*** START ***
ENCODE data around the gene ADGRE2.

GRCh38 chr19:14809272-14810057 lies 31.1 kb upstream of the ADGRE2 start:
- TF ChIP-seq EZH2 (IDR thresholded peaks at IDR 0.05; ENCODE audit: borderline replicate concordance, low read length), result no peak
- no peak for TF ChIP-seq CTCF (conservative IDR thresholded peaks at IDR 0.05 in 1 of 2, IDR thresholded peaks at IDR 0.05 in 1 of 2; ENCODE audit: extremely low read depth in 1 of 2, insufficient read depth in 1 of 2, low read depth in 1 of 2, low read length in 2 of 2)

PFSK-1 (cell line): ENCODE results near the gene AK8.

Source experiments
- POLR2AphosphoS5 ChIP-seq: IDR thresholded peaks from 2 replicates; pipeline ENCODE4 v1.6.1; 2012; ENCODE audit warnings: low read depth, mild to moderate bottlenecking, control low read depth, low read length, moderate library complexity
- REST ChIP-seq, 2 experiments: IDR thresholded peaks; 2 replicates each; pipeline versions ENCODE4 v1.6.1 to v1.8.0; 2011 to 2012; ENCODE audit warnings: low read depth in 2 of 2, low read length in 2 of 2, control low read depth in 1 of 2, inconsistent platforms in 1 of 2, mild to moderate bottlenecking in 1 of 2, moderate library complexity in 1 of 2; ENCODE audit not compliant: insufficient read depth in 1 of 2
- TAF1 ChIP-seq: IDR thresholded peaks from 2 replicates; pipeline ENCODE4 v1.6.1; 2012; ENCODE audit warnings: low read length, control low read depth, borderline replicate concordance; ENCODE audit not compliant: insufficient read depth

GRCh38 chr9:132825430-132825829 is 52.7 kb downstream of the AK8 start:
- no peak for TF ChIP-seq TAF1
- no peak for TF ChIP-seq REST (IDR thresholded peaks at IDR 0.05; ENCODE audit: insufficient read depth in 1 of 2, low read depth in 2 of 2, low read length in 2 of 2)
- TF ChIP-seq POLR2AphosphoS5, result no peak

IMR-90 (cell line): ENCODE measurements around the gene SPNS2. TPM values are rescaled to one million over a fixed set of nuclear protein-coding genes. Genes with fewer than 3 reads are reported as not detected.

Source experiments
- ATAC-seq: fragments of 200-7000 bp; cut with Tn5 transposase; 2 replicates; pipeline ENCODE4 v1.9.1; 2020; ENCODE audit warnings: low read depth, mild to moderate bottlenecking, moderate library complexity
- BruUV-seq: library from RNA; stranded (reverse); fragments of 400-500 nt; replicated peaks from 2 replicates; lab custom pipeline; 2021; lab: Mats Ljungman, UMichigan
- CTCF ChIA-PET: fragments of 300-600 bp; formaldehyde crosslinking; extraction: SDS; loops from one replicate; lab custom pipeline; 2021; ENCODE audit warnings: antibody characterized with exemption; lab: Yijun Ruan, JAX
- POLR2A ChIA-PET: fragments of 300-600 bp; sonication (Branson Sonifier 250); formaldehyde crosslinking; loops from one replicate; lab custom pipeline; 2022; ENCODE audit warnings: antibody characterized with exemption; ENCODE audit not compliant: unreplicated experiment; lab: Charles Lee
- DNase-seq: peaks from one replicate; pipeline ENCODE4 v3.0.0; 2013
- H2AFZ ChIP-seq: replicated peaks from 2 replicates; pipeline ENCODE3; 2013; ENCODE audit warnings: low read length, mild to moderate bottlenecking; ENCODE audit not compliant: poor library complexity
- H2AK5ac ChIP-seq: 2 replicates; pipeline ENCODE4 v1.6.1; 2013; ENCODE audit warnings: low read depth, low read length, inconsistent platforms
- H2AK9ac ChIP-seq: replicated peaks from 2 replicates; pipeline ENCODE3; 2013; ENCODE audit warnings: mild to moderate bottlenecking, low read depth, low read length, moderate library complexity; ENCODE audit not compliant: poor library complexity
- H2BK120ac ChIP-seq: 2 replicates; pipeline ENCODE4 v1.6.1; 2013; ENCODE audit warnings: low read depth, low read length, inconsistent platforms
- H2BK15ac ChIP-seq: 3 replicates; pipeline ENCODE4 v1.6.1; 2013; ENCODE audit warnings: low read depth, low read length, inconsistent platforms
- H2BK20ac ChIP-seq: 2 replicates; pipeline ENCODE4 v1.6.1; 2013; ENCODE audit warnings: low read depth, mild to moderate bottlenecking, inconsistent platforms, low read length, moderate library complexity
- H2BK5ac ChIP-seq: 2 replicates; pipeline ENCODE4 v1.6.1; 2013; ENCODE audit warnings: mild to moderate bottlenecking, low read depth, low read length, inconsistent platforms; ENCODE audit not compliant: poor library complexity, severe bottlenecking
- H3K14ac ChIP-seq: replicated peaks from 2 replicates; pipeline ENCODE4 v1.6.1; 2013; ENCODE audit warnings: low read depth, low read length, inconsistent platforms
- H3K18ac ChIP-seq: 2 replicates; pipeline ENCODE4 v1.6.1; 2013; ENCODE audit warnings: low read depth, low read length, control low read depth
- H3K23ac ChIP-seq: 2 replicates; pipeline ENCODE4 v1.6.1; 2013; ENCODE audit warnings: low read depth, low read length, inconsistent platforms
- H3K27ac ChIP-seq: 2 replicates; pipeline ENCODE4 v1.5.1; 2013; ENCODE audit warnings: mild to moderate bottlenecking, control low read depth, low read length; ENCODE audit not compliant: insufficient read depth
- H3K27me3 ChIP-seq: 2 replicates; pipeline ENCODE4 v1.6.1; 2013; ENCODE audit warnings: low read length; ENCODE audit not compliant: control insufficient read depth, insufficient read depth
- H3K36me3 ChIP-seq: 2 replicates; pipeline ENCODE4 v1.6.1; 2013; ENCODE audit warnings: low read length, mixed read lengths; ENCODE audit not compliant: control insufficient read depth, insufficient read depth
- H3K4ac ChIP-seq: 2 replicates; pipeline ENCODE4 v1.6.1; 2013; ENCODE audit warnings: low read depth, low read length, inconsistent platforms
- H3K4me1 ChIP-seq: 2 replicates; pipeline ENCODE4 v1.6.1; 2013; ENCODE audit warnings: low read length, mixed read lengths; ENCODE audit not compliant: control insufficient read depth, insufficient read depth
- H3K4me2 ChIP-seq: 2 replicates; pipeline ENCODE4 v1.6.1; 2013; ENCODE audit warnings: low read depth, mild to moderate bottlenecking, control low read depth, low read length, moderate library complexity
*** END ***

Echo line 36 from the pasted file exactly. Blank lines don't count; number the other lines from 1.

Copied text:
- H3K4me2 ChIP-seq: 2 replicates; pipeline ENCODE4 v1.6.1; 2013; ENCODE audit warnings: low read depth, mild to moderate bottlenecking, control low read depth, low read length, moderate library complexity